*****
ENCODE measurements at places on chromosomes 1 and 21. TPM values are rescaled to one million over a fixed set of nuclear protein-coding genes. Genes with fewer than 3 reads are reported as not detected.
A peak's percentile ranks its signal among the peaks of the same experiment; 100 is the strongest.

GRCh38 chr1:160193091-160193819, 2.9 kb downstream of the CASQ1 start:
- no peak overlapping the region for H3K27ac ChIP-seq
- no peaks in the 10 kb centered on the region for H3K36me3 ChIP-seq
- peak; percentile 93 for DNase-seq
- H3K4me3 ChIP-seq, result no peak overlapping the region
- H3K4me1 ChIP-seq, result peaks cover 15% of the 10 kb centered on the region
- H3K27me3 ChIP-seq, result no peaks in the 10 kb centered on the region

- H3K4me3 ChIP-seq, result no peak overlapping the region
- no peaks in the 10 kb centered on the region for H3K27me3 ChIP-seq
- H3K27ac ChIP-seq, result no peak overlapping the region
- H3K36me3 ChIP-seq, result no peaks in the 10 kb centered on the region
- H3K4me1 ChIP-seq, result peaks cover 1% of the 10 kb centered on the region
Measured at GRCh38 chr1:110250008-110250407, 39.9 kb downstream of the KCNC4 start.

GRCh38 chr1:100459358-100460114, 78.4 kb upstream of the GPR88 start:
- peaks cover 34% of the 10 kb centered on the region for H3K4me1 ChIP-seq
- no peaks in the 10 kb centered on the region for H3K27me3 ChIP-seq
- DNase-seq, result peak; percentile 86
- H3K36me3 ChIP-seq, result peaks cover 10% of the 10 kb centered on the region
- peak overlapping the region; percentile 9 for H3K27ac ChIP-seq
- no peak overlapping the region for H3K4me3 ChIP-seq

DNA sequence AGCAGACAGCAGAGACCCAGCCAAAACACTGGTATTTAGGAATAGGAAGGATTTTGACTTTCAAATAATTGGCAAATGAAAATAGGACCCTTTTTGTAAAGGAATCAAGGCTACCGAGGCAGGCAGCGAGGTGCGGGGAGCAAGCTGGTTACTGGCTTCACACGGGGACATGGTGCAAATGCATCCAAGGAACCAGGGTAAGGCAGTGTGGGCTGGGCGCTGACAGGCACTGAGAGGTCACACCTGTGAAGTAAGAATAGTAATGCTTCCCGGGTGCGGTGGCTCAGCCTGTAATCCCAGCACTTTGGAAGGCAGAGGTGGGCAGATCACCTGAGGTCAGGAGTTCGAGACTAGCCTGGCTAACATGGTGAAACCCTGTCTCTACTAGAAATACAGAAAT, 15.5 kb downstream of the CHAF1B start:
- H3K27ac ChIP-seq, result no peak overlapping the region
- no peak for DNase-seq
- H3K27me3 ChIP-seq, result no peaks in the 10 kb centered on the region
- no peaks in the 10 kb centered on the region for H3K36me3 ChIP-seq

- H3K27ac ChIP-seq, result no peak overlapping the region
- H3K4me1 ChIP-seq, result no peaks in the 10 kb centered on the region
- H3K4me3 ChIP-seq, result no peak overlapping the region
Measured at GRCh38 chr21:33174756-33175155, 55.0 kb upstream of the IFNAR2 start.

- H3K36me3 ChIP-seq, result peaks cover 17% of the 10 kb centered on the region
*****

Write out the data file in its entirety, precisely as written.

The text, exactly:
ENCODE measurements at places on chromosomes 1 and 21. TPM values are rescaled to one million over a fixed set of nuclear protein-coding genes. Genes with fewer than 3 reads are reported as not detected.
A peak's percentile ranks its signal among the peaks of the same experiment; 100 is the strongest.

GRCh38 chr1:160193091-160193819, 2.9 kb downstream of the CASQ1 start:
- no peak overlapping the region for H3K27ac ChIP-seq
- no peaks in the 10 kb centered on the region for H3K36me3 ChIP-seq
- peak; percentile 93 for DNase-seq
- H3K4me3 ChIP-seq, result no peak overlapping the region
- H3K4me1 ChIP-seq, result peaks cover 15% of the 10 kb centered on the region
- H3K27me3 ChIP-seq, result no peaks in the 10 kb centered on the region

- H3K4me3 ChIP-seq, result no peak overlapping the region
- no peaks in the 10 kb centered on the region for H3K27me3 ChIP-seq
- H3K27ac ChIP-seq, result no peak overlapping the region
- H3K36me3 ChIP-seq, result no peaks in the 10 kb centered on the region
- H3K4me1 ChIP-seq, result peaks cover 1% of the 10 kb centered on the region
Measured at GRCh38 chr1:110250008-110250407, 39.9 kb downstream of the KCNC4 start.

GRCh38 chr1:100459358-100460114, 78.4 kb upstream of the GPR88 start:
- peaks cover 34% of the 10 kb centered on the region for H3K4me1 ChIP-seq
- no peaks in the 10 kb centered on the region for H3K27me3 ChIP-seq
- DNase-seq, result peak; percentile 86
- H3K36me3 ChIP-seq, result peaks cover 10% of the 10 kb centered on the region
- peak overlapping the region; percentile 9 for H3K27ac ChIP-seq
- no peak overlapping the region for H3K4me3 ChIP-seq

DNA sequence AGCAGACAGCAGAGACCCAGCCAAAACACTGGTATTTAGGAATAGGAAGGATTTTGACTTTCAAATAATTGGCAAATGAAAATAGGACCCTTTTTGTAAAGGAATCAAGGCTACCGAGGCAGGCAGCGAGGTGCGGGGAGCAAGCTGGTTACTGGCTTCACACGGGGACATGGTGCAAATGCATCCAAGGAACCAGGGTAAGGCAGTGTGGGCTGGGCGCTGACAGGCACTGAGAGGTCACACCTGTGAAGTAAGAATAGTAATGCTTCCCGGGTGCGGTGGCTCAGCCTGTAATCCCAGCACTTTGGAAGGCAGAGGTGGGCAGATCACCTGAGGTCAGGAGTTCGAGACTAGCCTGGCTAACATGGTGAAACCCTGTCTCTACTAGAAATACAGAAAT, 15.5 kb downstream of the CHAF1B start:
- H3K27ac ChIP-seq, result no peak overlapping the region
- no peak for DNase-seq
- H3K27me3 ChIP-seq, result no peaks in the 10 kb centered on the region
- no peaks in the 10 kb centered on the region for H3K36me3 ChIP-seq

- H3K27ac ChIP-seq, result no peak overlapping the region
- H3K4me1 ChIP-seq, result no peaks in the 10 kb centered on the region
- H3K4me3 ChIP-seq, result no peak overlapping the region
Measured at GRCh38 chr21:33174756-33175155, 55.0 kb upstream of the IFNAR2 start.

- H3K36me3 ChIP-seq, result peaks cover 17% of the 10 kb centered on the region